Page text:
And that's how it started in our house, with evil fairies, naked Egyptians and feathered monsters. This is the short version, of course. There were also several trips to the doctor and a string of sleepless nights and at least one ear infection tacked on for good measure. The doctors differed in their diagnoses, but we chose to believe the ones who wrote "influenza" on the checkout papers, since flu evoked maximum pity response, not to mention commiseration benefits. It was true that even run-of-the-mill viruses seemed especially vicious this season, but they lacked the sympathy-producing mojo of true, Fujiian-strain influenza. "The doctor says it isn't the flu," one friend told me bitterly, her child struggling to breathe. "It's just the crud."
All around us, families were going through the same thing, staying home from school and work, standing in line for vaccines, canceling travel plans. Depending on their exhaustion level, people were concerned, irrational, cranky, hysterical. A woman at the Food Lion wore surgical gloves as she shopped; a man at the movie theater ordered his daughter to keep her hands off the ticket counter. "Remember me telling you about the germs?" he said angrily. "Remember that little boy on the news who died?"
Worry, fear, anger, panic. This was, as they say, the mood of the season. Despite the occasional voice of reason, explaining that this year was like any other, that flu deaths were statistically on target, the genie spirit of fear, with pale wings and feathered legs, continued to flit about our lives. "I just want to stay home under my quilt," a friend said. "If the weapons of mass destruction don't get you, the mad cows will, and if not the cows, the flu."
And it was true, our cup of fear had runneth over: rogue states, nuclear arsenals, the scary things hidden in a hole beneath a prayer blanket, in the spine of a dairy cow, in the hug of a friend. You don't have to be feverish for the evil fairies to come.
The steady, soothing voices are right. This flu season has been more or less routine--nothing, for instance, like the horror of the Black Death or the flu epidemic of 1918. Nothing, for that matter, like the common illnesses that still kill millions of poor or malnourished people every year. Nothing like the suffering that has come to the Iranian city of Bam, its homes flattened, its grieving mothers coming into our warm safe homes on the front pages of the morning papers.
What made this flu season feel so ominous, it seems to me, is that--peering from behind our battened hatches, our fortified harbors and armored cockpits--we understood that we cannot create a protocol for, or response to, every threat. This relatively harmless virus, showing up as it did amid a chaos of uncertainty and precariousness, reminded us that we are no different from the world's billions, all of us a hair's breadth away from illness and death and catastrophe. That weapons of mass destruction are everywhere, innocent in their mute, biological simplicity, exploding silently in the air around us. And that calamities arrive, like Prince Prospero's unwelcome guest, to remind us that no vaccine, no protocol, no "response" will ever relieve us of our mortality.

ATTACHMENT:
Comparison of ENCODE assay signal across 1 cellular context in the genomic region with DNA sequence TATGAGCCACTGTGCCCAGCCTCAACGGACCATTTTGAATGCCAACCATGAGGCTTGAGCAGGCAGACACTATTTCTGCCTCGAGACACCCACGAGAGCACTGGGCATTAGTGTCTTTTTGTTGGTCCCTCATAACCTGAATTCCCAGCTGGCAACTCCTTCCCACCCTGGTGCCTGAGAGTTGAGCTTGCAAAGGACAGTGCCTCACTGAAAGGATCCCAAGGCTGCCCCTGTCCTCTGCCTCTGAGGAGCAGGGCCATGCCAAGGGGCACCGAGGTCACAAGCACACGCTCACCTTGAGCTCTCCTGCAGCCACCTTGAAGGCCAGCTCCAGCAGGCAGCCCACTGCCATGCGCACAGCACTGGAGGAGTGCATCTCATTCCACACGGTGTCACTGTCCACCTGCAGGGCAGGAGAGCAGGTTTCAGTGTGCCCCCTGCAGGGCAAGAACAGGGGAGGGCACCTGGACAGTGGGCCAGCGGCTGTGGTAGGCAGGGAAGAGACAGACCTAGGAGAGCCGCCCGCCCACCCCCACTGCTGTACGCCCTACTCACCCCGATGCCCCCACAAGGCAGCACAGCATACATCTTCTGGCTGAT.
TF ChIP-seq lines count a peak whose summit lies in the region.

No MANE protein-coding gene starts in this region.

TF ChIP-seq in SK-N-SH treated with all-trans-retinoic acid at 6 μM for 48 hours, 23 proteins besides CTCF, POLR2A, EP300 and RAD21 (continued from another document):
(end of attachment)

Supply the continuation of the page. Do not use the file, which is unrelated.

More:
Rosie got sick on a Tuesday night. On Friday morning, I woke up with a fever and the sensation that someone had poured quick-drying cement down my windpipe. Forty-two hours later, at 2 a.m. (union edict), I was sitting in the emergency room at Duke Hospital, describing my symptoms to Dr. Wang. By that time I had completely lost my voice, and spoke in a delicate whisper. I mention this only because Dr. Wang was himself all delicacy-- a slip of a man in his white coat and silver accessories--and whenever I am around such people I always feel a certain amount of corn-fed American guilt. Sick as I was, I could have hefted the man in the palm of my hand.
To make matters worse I insisted on giving a long whispery speech about how, given the inflammation of my trachea and larynx, what I was really suffering from was probably a parainfluenza, and not a true influenza. This was a mistake, since Dr. Wang and his staff immediately labeled me a problem, somebody who would have to be "managed" instead of merely monitored. Dr. Wang dismissed my parainfluenza theory, told me I had the flu, ordered up a chest X-ray, then disappeared down the hall, a fleeting vision, an apparition in white and silver.
Several hours later I drove home, took my prescription codeine tablets, got my cup of water, rubbed some VapoRub on my chest and gave my husband a pleading look that asked him not to allow the house to burn down, at least not with the children inside, while I slept.
That was a Sunday, four days before Christmas. On Monday, the children and I were still coughing and feeling a bit woozy. In the midst of their recovery from the flu, Henry and Rosie had managed to catch standard-issue colds, and were lightheaded and pink in the gills. Nevertheless, we went out to do some shopping, no doubt raising, with every step, our own little clouds of pestilence.
While we were gone my husband wrapped a bandana around his throat and crawled under the quilt on our bed. He emerged briefly on Christmas, and seemed to be pulling out of it, but woke a few days later with a high fever and a cough. On New Year's Eve he got into bed early with his cough syrup and VapoRub and cup of water. I settled the children in their beds, and waited, wondering what apparition, feathered, naked, pale, winged, might be hiding in the shadows. Images flickered in the dark corners: children taken by a microscopic virus, by the shifting earth, by missiles exploding in an ancient city.
At midnight there were distant sounds of celebration. Laughter, a voice calling out, firecrackers breaking the blue silence. The concussive pops rang high and hard, puncturing the world's thin membrane of fear and releasing, at last, the tension of the night.